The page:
Tuesday 22nd September – 28th meeting of 2015
Our numbers up to five today and after meeting up at Charing Cross we took the District Underground line to South Kensington and a visit to Victoria and Albert Museum. There is a special exhibition on throughout September to celebrate Design in London.
The trains were very busy with lots of school children. Once at the museum we made straight for the William Morris tea rooms. This is a lovely area. I like it very much and although it is one of the most expensive cups of tea in London it is well worth it as the surroundings are beautiful!
From here we made our way to view the displays. After speaking to one of the information staff who gave us maps of the museum showing all the special areas we crossed the courtyard to go to British Gallery 52b, to look at the ‘Curiosity Cloud’ installation.
This was a set of large electric light bulbs with model insects inside and flying around under the light, stopping when you approach them and flying again as you move away. This has been commissioned by Champage Perrier-Jouet and designed by Austrain design team mischer’traxler. Personally I wasn’t keen on it. Although all mechanical somehow it seemed real!
We looked at a large display showing the enlargement programme that the Museum is in the process of making. When finished it will improve services that the Museum offer. It will include more display space, exhibition space, study space and also a new cafeteria. The models were very impressive.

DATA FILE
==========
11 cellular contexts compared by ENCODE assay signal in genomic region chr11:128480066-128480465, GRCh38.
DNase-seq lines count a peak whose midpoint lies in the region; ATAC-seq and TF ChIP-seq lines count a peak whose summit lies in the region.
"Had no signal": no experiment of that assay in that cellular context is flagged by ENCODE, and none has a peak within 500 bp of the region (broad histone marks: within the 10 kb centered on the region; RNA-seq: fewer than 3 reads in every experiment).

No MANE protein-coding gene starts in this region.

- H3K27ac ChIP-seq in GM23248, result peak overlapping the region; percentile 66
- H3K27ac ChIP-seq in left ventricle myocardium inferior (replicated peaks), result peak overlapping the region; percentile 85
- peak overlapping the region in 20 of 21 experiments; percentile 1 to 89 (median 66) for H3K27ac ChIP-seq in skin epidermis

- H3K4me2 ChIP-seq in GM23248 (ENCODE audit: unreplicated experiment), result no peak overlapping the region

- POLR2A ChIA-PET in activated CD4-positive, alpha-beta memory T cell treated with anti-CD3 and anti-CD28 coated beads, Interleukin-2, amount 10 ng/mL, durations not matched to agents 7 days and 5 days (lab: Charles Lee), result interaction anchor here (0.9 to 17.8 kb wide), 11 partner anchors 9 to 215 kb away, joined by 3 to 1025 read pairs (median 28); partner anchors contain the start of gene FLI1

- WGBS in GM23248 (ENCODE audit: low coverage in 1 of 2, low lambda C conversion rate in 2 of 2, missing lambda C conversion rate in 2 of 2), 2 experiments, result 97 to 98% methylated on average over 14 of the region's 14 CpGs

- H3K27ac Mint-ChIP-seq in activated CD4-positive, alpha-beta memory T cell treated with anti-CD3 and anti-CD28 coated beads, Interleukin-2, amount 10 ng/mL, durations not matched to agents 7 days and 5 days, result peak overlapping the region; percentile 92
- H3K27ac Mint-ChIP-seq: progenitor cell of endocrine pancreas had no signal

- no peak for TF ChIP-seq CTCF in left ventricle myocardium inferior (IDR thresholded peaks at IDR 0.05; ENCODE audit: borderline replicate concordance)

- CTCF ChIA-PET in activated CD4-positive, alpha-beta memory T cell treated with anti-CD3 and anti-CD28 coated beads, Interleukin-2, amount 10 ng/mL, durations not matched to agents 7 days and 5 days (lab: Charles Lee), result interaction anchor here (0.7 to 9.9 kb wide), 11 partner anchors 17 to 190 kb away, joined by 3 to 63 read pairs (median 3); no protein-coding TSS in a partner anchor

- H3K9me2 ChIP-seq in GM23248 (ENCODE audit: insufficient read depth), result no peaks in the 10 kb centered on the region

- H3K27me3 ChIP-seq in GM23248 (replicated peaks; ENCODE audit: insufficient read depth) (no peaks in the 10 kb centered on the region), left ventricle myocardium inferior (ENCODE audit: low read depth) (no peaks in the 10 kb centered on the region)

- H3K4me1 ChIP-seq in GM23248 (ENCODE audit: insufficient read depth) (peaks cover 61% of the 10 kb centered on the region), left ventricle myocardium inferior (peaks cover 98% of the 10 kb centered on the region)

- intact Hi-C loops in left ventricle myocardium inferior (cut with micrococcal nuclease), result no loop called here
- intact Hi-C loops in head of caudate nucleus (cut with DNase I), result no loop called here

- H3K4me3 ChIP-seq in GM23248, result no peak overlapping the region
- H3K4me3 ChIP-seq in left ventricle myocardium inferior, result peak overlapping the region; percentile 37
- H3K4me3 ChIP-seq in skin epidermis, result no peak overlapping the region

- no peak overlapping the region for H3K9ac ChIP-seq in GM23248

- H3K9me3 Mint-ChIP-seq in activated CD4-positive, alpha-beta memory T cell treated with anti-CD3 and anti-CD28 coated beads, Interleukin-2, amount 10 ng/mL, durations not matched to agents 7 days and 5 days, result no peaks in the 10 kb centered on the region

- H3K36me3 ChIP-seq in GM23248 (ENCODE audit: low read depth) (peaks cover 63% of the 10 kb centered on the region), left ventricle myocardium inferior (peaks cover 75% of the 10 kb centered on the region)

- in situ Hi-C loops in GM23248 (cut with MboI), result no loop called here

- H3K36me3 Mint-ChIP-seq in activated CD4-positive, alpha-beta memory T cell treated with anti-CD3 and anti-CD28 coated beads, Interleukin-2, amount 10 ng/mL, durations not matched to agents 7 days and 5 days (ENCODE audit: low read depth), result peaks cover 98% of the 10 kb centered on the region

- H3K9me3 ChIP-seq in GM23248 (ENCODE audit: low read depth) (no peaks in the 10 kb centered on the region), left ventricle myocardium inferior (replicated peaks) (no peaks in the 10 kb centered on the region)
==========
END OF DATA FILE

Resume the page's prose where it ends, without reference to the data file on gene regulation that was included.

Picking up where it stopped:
We also went to ‘The Tower of Babel’ an imposing six-metre installation by Barbaby Barford situated by the main entrance. The tower is made up of 3000 bone china shop facades, each depicting a different London shop photographed by the artist. At its base are the derelict shops and at its top London’s exclusive boutiques. This is amazing and fascinating. We could pick out many shops and there were binoculars that you could use to spy at the top shops. We had a long chat with the Museum helper who explained how it was made and told us that all the houses were for sale once the exhibition is over. The prices ranged from £95.00 for the first layer and rising to £6,000 for the top layer. Many have been sold already. This was a really interesting display.
We backtracked to look at ‘Make/Believe’ display. The rooms here were devoted to models, clothes and objects used in television and film productions. Lots of ‘Dr Who’ bits and a lovely display of the ‘War Horse’.
This was a very interesting morning and certainly brightened up a really wet and dull Tuesday! We then went to the station and made our ways home.